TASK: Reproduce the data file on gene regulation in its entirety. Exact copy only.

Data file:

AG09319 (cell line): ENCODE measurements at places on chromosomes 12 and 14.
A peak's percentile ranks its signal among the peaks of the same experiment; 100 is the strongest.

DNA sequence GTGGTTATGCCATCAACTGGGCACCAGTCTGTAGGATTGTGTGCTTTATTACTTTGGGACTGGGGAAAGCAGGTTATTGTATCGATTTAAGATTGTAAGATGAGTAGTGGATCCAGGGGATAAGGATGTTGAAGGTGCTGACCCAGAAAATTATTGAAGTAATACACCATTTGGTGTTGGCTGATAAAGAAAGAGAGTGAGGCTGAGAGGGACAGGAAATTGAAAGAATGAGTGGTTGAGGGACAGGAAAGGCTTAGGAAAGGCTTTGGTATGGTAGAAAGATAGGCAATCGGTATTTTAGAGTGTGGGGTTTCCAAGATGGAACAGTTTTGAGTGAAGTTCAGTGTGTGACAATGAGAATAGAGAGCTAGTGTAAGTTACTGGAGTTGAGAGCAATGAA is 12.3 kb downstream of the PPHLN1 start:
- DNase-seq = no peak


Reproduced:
AG09319 (cell line): ENCODE measurements at places on chromosomes 12 and 14.
A peak's percentile ranks its signal among the peaks of the same experiment; 100 is the strongest.

DNA sequence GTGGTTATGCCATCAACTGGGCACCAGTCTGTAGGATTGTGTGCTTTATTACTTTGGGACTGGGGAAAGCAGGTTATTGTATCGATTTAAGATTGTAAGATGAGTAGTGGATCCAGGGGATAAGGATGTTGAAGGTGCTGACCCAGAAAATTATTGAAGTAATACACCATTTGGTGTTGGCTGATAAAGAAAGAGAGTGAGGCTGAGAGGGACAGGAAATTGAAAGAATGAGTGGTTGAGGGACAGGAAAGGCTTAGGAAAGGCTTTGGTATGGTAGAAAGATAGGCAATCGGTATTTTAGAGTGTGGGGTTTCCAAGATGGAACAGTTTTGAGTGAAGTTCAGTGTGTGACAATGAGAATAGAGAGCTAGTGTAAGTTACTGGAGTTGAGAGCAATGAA is 12.3 kb downstream of the PPHLN1 start:
- DNase-seq = no peak